Israeli researchers may have found a new way to track the planet’s growing plastic problem: sea squirts.
The small invertebrates, also known as ascidians, have typically been considered a pesky invasive species, but Israeli Scientists have now identified a property of sea squirts that could help with analyzing the waste and pollution levels in water bodies.
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Until recently, sea squirts were foreign to water bodies in and around the United States. But the devastating earthquake and tsunami that hit Japan in 2011, sent an overwhelming amount of trash toward the West Coast of North America, and sea squirts along with it.
Invasive species are notoriously known to destroy ecosystems by altering native food chains — and sea squirts are no exception — but researchers have found that the small creatures, which latch onto other items and filter water, are absorbing microplastic particles, and can serve as a record of plastic pollution.
“[Sea squirts] just sit in one place all their life and filter the water, like a pump,” Gal Vered of Tel Aviv University, who co-published the researchers’ findings in the journal Marine Pollution Bulletin, told Reuters.
“They can really give us a picture of what the whole reef, the whole ecosystem felt during its life,” he said.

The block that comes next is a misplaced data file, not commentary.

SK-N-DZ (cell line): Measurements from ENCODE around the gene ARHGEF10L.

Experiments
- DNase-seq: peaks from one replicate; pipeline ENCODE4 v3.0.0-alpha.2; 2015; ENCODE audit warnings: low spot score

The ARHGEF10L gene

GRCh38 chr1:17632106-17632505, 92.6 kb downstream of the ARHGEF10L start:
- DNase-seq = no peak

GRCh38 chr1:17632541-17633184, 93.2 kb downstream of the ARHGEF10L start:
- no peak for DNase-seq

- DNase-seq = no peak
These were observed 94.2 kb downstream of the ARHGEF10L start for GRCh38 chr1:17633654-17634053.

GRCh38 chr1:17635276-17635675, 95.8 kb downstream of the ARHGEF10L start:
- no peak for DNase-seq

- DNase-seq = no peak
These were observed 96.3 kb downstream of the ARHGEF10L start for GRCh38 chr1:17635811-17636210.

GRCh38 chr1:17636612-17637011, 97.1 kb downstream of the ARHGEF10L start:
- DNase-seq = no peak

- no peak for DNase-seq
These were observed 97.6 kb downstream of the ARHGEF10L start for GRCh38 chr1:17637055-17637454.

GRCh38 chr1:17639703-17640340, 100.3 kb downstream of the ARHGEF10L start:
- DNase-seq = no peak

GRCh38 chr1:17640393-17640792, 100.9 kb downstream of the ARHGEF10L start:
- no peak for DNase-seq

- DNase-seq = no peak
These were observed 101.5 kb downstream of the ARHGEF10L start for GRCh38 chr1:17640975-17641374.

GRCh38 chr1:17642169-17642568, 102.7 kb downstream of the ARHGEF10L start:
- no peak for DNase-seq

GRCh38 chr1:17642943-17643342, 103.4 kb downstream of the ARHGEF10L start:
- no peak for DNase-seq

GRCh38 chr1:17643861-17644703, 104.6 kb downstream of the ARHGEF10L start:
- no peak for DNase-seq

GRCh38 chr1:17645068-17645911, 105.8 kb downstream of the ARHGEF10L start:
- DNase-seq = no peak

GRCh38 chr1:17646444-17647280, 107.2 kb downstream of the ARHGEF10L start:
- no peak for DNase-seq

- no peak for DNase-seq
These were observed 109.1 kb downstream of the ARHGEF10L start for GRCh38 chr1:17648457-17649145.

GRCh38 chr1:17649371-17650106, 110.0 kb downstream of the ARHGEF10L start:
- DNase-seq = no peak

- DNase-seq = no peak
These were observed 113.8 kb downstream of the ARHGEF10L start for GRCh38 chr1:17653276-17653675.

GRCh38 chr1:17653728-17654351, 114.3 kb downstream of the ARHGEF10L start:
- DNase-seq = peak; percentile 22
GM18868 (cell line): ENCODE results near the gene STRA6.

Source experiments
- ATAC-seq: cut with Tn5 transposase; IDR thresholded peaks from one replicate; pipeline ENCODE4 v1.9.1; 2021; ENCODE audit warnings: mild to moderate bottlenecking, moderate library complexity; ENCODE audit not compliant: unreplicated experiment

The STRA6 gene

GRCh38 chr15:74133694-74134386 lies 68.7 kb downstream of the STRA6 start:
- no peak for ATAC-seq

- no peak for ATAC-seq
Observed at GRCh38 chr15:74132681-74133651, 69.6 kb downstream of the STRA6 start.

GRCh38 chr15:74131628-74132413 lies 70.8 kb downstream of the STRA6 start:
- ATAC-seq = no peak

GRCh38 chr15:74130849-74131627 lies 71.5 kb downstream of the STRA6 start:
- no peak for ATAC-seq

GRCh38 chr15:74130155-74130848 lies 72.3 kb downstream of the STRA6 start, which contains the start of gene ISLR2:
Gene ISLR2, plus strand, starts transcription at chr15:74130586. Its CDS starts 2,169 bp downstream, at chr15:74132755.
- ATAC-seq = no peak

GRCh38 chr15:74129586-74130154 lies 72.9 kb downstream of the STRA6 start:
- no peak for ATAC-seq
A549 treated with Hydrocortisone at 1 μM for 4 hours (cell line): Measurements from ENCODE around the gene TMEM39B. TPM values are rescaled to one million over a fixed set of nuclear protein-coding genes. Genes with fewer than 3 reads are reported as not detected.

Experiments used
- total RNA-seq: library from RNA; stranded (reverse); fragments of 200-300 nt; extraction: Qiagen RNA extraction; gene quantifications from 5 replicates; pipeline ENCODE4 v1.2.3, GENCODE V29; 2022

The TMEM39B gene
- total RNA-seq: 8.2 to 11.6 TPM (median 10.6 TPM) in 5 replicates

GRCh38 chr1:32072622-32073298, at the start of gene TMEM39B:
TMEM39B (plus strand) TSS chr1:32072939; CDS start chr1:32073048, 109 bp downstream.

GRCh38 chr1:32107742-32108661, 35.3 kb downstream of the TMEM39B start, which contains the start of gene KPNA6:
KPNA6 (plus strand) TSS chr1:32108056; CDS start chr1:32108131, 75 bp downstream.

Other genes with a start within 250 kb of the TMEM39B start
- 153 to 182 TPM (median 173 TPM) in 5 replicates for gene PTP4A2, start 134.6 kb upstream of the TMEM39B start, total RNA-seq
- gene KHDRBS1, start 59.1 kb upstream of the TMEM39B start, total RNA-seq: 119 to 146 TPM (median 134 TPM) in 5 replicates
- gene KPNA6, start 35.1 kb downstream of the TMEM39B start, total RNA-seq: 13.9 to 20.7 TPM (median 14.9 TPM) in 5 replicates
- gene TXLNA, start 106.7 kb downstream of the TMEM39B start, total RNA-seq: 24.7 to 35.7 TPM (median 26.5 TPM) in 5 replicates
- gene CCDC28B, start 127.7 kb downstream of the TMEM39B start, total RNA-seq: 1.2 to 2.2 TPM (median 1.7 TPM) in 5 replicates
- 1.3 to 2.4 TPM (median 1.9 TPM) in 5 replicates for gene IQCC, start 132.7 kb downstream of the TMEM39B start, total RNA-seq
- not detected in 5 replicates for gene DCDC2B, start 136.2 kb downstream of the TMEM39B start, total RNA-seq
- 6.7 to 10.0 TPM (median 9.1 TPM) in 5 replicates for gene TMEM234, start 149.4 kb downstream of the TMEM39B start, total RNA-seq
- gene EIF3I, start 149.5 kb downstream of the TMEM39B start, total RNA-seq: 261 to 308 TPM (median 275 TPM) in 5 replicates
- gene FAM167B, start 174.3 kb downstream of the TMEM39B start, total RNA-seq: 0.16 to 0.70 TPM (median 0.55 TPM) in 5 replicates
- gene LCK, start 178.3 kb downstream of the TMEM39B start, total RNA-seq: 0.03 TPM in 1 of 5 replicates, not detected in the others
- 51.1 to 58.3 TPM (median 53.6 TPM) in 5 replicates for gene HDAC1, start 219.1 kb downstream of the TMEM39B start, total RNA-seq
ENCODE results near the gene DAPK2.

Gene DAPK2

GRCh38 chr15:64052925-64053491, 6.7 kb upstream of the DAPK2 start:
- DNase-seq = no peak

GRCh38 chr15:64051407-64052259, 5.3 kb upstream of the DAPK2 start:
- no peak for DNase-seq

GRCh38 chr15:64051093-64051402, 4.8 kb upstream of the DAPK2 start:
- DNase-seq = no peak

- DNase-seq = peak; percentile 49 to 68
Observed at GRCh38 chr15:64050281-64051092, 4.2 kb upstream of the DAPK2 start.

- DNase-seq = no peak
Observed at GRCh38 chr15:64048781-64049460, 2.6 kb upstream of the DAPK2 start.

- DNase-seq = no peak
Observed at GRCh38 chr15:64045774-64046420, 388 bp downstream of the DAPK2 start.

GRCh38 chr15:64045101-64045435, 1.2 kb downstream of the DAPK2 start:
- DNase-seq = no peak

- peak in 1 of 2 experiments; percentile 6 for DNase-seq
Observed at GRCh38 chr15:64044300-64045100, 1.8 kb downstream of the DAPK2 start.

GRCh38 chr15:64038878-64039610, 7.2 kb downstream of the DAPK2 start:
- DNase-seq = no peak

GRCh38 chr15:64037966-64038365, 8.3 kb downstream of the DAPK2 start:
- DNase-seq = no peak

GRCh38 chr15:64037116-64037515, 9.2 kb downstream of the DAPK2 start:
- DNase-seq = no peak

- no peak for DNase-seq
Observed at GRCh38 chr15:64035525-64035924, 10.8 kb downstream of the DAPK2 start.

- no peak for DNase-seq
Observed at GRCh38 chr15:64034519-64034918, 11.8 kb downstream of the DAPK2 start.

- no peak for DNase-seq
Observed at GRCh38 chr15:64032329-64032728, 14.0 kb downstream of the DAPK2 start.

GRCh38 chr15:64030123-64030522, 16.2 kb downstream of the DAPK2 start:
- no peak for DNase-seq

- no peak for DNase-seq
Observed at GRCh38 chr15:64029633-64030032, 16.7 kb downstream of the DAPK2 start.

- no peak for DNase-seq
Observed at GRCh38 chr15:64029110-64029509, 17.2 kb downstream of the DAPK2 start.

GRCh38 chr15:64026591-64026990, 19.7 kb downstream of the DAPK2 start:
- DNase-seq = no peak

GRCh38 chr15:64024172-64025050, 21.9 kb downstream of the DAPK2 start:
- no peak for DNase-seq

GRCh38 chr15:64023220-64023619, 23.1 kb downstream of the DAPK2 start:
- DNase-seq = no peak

Sea squirts take in water through openings called siphons, which they also use for ingesting and expelling food and waste products. The creatures ultimately act like water filters, taking in water, absorbing nutrients, and releasing the leftover water and waste.
But in addition to nutrients,scientists at Tel Aviv University found that sea squirts are also absorbing enormous amounts of microplastics into their bodies.
Over time, plastic in the ocean begins to break down, but never completely disappears, instead it turns into microplastics, which may pose health risks to marine life that ingests it. According to an article in Telegraph, the most durable plastic products can take upto 450 years to degrade.
Scientists believe there are trillions of pieces of microplastics in the world’s oceans, but the tiny particles are difficult to measure and their overall impact is poorly understood.
“Plastic pollution is one of the greatest threats facing our oceans, with items ranging from whole plastic bottles to tiny microplastics being found in seas all around the world,” Louise Edge, senior oceans campaigner at Greenpeace UK, told, Independent recently.
Unfortunately, while sea squirts absorb some plastic, they don’t consume it or absorb nearly enough plastic to help clean up the planet.
A study undertaken by the World Economic Forum, revealed that 8 million tons of plastic enter the oceans each year, equivalent of pouring one garbage truck of plastic into the ocean every minute.
But thanks to the sea squirt, scientists may finally be able to measure just how much microplastic is entering the ocean.